According to the latest Census report, 16.3 percent of all Americans are uninsured. State-sponsored risk pools are aimed at helping a small slice of those Americans: those who can afford to buy health insurance, but who are denied affordable health insurance coverage by insurance carriers because of a pre-existing medical condition.
Risk pools – started in Minnesota back in 1976 – created pools from individuals denied coverage by private insurance companies, then provide state-sponsored health insurance plans these individuals can buy into – albeit at a higher cost than if they were able to qualify for a private plan. Currently, 34 states offer some form of risk pool, and these risk pools cover about 225,000 people.
At their core, risk pools are state-created, nonprofit associations that – in most states – do not require tax dollars for their operational purposes. A risk pool can be a temporary stopping point for individuals who are denied health coverage – or for individuals who need to fill a gap in insurance coverage.
Some risk pools have done an excellent job of providing alternatives for their citizens, while others have done very little because their health insurance plans are not designed well, or are not funded properly by their states – or they were simply unaffordable.
In addition, the benefits offered are in many cases limited, with most state high-risk pools imposing waiting limits of up to a year for applicants with pre-existing medical conditions. Annual and lifetime limits on covered benefits are also imposed.
Federal risk pools – the Pre-Existing Condition Insurance Plans (PCIP) – created by the Affordable Care Act were intended to remedy these shortcomings. While they will remain operational through the end of 2013, enrollment in PCIPs is now closed.
The health reform's law's promise of guaranteed access to health insurance regardless of one's medical condition will lead to the eventual closing of both the federal and state-based risk pools.
Alabama Health Insurance Plan
Toll-free 1-800-513-1384 or (334) 353-8924
Alaska Comprehensive Health Insurance Association
Arkansas Comprehensive Health Insurance Plan
California Major Risk Medical Insurance Program
Toll-free 1-800-289-6574 or (916) 324-4695
(303) 863-1960 or toll-free 1-866-787-9129 (M-F 8am–5pm)
Connecticut Health Reinsurance Association
Toll-free 1-800-842-0004 (M-F 9am-4pm EST)
Florida Comprehensive Health Association
(closed to new enrollees since 1991)
Idaho Individual High Risk Reinsurance Pool
(link is to a PDF on program)
Toll-free 1-800-721-3272 (In-state only)
Illinois Comprehensive Health Insurance Plan
Toll-free 1-866-851-2751 (in-state only) or (217) 782-6333
Indiana Comprehensive Health Association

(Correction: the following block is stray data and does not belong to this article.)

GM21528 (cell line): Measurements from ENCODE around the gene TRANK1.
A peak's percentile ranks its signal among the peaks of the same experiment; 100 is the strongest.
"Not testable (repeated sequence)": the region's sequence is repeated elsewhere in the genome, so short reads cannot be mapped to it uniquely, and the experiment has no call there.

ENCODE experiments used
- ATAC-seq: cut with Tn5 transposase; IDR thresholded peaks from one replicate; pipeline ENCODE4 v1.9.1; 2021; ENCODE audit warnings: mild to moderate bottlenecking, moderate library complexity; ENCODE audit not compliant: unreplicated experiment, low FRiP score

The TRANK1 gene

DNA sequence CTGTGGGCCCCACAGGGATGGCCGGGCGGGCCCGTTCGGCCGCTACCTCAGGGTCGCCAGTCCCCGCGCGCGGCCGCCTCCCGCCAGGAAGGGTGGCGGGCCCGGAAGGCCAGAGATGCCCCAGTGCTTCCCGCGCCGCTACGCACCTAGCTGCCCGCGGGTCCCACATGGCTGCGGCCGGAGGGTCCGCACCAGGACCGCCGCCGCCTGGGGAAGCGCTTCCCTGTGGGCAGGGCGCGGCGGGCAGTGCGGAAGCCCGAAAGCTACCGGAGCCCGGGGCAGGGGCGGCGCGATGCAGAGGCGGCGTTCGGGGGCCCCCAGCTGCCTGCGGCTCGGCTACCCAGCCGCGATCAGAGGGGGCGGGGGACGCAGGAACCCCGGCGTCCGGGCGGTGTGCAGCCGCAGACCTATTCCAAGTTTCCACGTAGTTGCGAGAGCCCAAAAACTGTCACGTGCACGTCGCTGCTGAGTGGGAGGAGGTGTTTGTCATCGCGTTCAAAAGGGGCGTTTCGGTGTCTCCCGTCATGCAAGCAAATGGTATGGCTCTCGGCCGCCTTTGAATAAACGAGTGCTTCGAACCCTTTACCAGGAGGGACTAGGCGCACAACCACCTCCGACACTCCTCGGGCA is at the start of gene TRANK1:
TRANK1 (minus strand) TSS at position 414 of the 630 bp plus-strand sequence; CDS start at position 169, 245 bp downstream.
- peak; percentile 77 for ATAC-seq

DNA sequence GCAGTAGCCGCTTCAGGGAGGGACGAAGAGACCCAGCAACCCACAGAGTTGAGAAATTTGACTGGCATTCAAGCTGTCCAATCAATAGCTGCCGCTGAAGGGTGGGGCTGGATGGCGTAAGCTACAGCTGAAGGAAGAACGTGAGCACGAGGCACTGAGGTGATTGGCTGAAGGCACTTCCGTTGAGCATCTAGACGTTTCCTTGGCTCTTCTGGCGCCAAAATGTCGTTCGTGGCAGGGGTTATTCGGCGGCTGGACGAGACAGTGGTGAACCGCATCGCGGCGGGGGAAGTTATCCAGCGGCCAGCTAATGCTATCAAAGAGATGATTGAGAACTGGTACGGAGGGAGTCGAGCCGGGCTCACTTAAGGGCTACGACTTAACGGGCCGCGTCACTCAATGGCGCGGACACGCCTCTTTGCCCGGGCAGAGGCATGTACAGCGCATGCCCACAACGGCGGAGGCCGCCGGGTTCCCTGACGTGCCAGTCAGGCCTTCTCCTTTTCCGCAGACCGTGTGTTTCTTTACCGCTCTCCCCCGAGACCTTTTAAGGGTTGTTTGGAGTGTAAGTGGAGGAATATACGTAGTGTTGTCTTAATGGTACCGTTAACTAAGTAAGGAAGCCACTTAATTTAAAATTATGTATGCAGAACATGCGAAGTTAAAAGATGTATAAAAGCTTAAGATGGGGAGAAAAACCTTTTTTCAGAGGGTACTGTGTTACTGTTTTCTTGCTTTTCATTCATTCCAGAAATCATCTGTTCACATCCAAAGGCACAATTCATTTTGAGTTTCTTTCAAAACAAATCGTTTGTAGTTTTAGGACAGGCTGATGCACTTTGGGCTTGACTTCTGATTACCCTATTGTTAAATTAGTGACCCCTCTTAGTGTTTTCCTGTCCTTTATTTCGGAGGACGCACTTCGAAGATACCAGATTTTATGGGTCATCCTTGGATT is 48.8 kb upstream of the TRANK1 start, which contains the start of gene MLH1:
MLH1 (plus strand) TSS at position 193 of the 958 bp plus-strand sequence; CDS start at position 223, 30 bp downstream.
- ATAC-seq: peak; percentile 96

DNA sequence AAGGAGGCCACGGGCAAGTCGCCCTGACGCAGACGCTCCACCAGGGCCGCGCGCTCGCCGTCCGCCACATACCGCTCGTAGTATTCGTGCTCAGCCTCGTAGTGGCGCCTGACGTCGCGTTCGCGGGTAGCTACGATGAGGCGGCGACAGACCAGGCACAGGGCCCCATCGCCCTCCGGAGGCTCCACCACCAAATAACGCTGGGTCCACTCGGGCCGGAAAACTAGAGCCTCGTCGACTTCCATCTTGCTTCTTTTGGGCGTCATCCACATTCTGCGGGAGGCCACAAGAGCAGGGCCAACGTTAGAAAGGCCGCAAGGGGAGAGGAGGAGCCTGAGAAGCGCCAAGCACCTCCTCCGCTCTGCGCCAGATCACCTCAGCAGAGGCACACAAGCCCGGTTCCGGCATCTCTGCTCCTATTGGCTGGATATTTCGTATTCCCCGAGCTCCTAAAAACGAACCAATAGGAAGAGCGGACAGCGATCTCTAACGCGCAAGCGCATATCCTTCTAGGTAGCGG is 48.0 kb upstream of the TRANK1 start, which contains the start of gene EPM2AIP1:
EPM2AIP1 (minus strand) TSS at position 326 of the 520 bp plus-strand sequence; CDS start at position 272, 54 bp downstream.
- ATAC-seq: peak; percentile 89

(click "guest" for access, then choose "ICHIA")
Toll-free 1-800-552-7921 or (317) 614-2000
Health Insurance Plan of Iowa
Toll-free 1-877-793-6880 (M-F 8am-5pm CST)
Kansas Health Insurance Association
Toll-free 1-800-362-9290 (M-F 8am-5pm)
Louisiana Health Plan
Toll-free 1-800-736-0947 or (504) 926-6245
Maryland Health Insurance Plan
Toll-free 1-888-444-9016 (M-F 8am-5pm)
Minnesota Comprehensive Health Association
Mississippi Comprehensive Health Insurance Risk Pool
Montana Comprehensive Health Association
Nebraska Comprehensive Health Insurance Pool
(402) 343-3574 or toll-free 1-877-348-4304 (M-F 8am-4:30pm)
New Hampshire Health Plan
New Mexico Medical Insurance Pool
North Carolina Health Insurance Risk Pool (NCHIRP)
Comprehensive Health Association of North Dakota
(North Dakota health insurance risk pool)
Toll-free 1-800-737-0016 or (701) 277-2271
Oklahoma Health Insurance High Risk Pool
Oregon Medical Insurance Pool
Toll-free 1-800-848-7280 or (503) 225-6620 (M-F 8am-5pm)
South Carolina Health Insurance Pool
Toll-free Phone 1-800-868-2500, ext. 42757, or 1-803-788-0500, ext. 42757
South Dakota Risk Pool
605-773-3148 (ask for a Risk Pool representative)
Tennessee's Tenncare Program
Texas Health Insurance Risk Pool
Utah Comprehensive Health Insurance Pool
Toll-free 1-800-705-9173 or (801) 442-6660
Washington State Health Insurance Pool
West Virginia Health Insurance Plan
Wisconsin Health Insurance Risk Sharing Plan
Wyoming Health Insurance Pool
“We hear from individuals who are confused about what will happen to their coverage if they move to a new state,” says PAF Spokesperson Erin Moaratty. “And it’s not surprising, considering that each state offers differing consumer protections for policy holders.”
Only 18,313 Americans have signed up for the Pre-Existing Condition Insurance Plan (PCIP). Are premiums too expensive? Is it the fact that applicants have to have been uninsured for six months?
The federal government has announced that it will lower premiums for temporary high-risk insurance pools in the 18 states where the Pre-existing Condition Insurance Plan is federally administered.